Foucault builds a case for the idea that prison became part of a larger “carceral system” that has become an all-encompassing sovereign institution in modern society. Prison is one part of a vast network, including schools, military institutions, hospitals, and factories, which build a panoptic society for its members. This system creates “disciplinary careers” for those locked within its corridors. It is operated under the scientific authority of medicine, psychology, and criminology. Moreover, it operates according to principles that ensure that it “cannot fail to produce delinquents.” Delinquency, indeed, is produced when social petty crime (such as taking wood in the lord's lands) is no longer tolerated, creating a class of specialized "delinquents" acting as the police's proxy in surveillance of society.

Panopticon as "a new mode of obtaining power of mind over mind, in a quantity hitherto without example."

Creates a "sentiment of an invisible omniscience."

As the watchmen cannot be seen, they need not be on duty at all times, leaving the watching to the watched.


Foucault: the birth of the prison

Discipline and Punish: The Birth of the Prison, Michel Foucault, 1975

(the book) traces out the shifts in culture that led to the prison's dominance, focusing on the body and questions of power. Prison is a form used by the "disciplines", a new technological power, which can also be found, according to Foucault, in schools, hospitals, military barracks, etc.....Four parts: torture, punishment, discipline and prison.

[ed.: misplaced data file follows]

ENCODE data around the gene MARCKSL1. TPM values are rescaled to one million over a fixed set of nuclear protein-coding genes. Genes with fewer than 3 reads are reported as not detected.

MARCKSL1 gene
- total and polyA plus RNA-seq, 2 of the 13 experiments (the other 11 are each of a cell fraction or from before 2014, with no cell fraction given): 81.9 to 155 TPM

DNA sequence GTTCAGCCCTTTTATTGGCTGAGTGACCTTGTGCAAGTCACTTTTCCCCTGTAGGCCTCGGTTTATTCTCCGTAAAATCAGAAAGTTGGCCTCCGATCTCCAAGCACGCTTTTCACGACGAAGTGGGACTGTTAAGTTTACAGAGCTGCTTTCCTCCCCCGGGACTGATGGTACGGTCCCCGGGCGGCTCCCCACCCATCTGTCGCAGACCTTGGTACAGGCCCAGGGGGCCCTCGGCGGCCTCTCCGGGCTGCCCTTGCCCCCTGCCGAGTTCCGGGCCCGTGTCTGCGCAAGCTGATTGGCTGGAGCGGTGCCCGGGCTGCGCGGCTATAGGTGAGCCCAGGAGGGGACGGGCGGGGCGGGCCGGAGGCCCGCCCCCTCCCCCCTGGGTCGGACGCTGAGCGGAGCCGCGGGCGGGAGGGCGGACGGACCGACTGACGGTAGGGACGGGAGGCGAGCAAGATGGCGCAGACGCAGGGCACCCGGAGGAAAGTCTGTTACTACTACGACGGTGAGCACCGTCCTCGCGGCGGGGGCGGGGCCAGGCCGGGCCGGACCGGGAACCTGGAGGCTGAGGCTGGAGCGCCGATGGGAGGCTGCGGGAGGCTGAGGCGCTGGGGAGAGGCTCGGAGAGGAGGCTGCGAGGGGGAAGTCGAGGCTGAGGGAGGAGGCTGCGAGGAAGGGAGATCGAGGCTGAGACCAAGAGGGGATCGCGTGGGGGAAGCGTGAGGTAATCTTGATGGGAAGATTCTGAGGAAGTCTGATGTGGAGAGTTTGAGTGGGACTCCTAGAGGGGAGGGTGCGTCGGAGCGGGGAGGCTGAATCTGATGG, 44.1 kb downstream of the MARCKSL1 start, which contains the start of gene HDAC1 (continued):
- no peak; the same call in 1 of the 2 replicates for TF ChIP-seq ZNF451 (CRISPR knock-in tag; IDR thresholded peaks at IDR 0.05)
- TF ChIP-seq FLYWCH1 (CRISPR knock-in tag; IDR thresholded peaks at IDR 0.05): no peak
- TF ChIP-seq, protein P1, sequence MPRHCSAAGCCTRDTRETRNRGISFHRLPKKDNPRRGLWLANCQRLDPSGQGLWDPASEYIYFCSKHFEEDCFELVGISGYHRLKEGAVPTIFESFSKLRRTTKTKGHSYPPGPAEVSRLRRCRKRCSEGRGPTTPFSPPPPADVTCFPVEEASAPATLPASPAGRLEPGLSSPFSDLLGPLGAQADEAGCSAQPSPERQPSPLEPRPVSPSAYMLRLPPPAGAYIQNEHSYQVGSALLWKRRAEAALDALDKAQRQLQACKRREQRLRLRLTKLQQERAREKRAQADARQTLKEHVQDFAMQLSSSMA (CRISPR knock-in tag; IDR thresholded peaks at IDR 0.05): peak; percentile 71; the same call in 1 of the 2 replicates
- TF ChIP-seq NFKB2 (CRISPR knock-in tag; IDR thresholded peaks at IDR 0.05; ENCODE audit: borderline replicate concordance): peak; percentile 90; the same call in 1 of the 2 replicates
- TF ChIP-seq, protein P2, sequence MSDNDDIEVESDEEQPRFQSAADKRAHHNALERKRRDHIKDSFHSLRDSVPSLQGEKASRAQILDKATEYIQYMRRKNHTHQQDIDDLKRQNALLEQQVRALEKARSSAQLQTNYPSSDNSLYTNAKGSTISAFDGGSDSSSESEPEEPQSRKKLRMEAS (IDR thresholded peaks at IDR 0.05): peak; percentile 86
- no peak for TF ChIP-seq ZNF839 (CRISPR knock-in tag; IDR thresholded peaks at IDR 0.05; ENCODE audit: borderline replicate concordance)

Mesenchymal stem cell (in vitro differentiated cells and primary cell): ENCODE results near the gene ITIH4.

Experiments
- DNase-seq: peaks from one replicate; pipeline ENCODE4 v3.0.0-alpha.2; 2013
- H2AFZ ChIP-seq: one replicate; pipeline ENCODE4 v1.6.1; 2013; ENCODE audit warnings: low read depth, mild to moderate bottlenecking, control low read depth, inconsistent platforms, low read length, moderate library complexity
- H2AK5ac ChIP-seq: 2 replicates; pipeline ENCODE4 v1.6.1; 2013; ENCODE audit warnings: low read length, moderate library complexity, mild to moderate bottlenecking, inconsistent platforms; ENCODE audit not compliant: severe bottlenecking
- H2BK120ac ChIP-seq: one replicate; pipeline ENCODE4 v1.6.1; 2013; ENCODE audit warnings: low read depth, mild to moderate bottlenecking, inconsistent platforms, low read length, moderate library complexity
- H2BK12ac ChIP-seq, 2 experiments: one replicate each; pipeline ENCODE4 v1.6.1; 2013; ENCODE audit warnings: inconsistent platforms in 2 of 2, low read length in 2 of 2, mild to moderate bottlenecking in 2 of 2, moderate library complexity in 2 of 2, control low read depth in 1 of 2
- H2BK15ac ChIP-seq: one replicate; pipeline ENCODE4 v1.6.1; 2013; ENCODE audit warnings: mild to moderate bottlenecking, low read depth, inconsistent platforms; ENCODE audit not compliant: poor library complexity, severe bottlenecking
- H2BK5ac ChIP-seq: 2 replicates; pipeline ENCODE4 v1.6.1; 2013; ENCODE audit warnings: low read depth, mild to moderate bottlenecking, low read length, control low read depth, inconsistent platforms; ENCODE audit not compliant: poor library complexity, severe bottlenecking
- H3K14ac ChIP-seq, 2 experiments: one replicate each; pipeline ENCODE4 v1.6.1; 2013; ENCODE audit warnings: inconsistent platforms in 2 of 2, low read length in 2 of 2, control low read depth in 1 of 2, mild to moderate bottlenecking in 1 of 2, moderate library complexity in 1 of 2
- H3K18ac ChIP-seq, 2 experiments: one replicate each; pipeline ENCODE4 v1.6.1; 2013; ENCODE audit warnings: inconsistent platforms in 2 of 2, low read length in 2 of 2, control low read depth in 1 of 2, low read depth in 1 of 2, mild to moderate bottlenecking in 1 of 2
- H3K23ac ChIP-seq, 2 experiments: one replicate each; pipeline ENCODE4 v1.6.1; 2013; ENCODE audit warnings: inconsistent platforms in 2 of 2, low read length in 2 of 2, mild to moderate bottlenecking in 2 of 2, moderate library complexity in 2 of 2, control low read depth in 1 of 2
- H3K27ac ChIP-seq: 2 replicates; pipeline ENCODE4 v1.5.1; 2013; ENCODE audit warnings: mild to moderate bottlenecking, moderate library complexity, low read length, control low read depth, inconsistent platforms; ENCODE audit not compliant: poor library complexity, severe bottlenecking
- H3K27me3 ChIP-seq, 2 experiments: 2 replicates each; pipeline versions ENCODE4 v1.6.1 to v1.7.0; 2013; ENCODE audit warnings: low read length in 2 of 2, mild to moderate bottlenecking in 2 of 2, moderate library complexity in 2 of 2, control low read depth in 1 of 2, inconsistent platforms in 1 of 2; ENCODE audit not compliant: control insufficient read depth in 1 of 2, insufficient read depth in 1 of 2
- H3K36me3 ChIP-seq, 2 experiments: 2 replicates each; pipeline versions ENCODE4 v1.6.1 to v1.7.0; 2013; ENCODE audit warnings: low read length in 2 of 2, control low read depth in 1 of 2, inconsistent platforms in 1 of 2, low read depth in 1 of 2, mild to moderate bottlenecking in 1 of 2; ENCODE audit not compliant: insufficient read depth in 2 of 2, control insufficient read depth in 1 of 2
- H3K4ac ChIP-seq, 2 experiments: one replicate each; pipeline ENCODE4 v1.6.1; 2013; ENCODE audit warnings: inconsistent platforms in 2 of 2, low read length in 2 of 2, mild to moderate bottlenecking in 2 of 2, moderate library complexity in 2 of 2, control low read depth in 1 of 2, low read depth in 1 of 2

TORTURE: the public spectacle of torture was a theatrical forum that served several intended and unintended purposes for society. Intended: - Reflecting the violence of the original crime onto the convict's body for all to see. - Enacting the revenge upon the convict's body. Unintended: - Providing a forum for the convict's body to become a focus of sympathy and admiration. - Creating a site of conflict between the masses and the sovereign at the convict's body. Foucault notes that public executions often led to riots in support of the prisoner.

The theatre of public torture gave way to public chain gangs...the first step away from the excessive force of the sovereign, and towards more generalized and controlled means of punishment. But, he suggests that the shift towards prison that followed was the result of a new "technology" and ontology for the body being developed in the 18th century, the "technology" of discipline, and the ontology of "man as machine".

DISCIPLINE: The emergence of prison as the form of punishment for every crime grew out of the development of discipline in the 18th and 19th centuries…discipline concerned with the smallest and most precise aspects of a person's body. Discipline, he suggests, developed a new economy and politics for bodies.

"Historically, the process by which the bourgeoisie became in the course of the eighteenth century the politically dominant class was masked by the establishment of an explicit, coded and formally egalitarian juridical framework, made possible by the organization of a parliamentary, representative regime."

Foucault's argument is that discipline creates "docile bodies", ideal for the new economics, politics and warfare of the modern industrial age—bodies that function in factories, ordered military regiments, and school classrooms.


Friday, December 11, 2009

shifting tactics: rehearsal

nothing quite like gathering people in a room
and playing with the energy we bring
the surprise and discovery
(that is the opposite of blocking ;)

showed up to rehearsal with a draft of an idea
that with these few willing and ready troupes
we quickly shape into something

looking forward to sharing at the party TOMORROW!

short shakespeare monologues in coversation
Paulina responds to Angelo, Caliban calms Lady Macbeth, Hermione vs. Claudius...